I'm in a big pot with Rick. I play a lot of big pots, of course, but this one is especially large for the stakes and this one hand will make or break the session for one of us.
I have pocket kings in late position in a straddled pot and there are a half dozen callers ahead of me when Rick calls to my right. I pop it to $30. Naturally, everyone at the table calls. Including Rick.
The flop comes 4d 8c 10c. There are checks around to me and I make it $100. Everyone folds except Rick who smooth calls. I'm just hoping the turn isn't a club.
It isn't. It's a 5d. And here's something that makes no sense: Rick leads out for $200. Why?
I suppose he may have a nervous set with 2 flush draws there, but is he putting ME on the draw? Probably not. Did he hit a gutshot? Again, probably not. He has to think I'm holding air.
He wants me to fold... so I push.
We have a pot of more than $1800.
And Rick shows Ac4c. And he wants to make a deal. Only a coward would take it.
Here's why I said "Yes."
2004 - I Join "Up For Poker"
I'm friends with Otis and Luckbox. They were going to Vegas for a big blogger gathering in December of '04. I wanted to play in their tournament and so I joined their blog. Oddly enough it was regular writing about poker that turned me from a casual player into a more serious enthusiast.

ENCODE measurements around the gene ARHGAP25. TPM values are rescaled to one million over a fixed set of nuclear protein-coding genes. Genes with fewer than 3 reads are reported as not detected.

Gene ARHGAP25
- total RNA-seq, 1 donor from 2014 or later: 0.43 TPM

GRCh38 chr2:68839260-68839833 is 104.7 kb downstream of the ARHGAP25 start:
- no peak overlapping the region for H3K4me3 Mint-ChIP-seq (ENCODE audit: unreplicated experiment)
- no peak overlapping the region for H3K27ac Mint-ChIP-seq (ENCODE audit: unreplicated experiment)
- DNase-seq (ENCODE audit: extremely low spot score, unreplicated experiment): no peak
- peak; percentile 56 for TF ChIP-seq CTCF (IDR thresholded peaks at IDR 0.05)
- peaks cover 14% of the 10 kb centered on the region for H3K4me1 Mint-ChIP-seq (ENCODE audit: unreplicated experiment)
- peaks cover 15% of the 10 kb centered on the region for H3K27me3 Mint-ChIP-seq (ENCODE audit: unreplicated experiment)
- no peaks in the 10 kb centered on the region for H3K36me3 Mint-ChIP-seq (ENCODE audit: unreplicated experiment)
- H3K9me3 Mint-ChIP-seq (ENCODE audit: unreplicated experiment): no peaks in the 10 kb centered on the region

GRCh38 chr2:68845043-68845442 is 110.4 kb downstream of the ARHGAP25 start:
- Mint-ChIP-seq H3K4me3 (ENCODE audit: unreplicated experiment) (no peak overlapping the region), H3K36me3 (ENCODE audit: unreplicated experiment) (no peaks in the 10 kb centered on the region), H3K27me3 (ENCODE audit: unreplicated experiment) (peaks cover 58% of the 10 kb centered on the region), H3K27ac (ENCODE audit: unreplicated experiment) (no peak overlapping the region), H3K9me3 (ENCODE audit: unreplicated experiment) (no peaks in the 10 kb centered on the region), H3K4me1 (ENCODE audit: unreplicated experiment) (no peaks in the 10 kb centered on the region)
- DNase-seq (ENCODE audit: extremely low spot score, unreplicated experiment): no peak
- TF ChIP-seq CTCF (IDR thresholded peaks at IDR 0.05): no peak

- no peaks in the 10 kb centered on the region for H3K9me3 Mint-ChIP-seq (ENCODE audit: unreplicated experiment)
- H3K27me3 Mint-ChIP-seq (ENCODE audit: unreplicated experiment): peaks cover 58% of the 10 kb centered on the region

So it's fair to say I began my serious exploration of the game on or about that same time. It's is also fair to say that at about that time, I was a truly awful player.
2005 - I Start To Play More Often
By early in 2005 BadBlood and I had become much closer friends and we were playing together every other Thursday in something we half-jokingly called the "donkey game." It was more of the old kitchen table game... dealer's choice... lots of silly drawing games... more food and drinking than serious poker.
Meanwhile, Otis, Blood and I were talking more and more often about ways to refine our Texas Hold-Em game. First with a $30 max buyin game... that became a $50 max game... that by the end of the year was at $200 max. All three of us became regular winners both live and online (although I was always better live and Otis better online, Blood was good at both) and our play got even more serious by the day.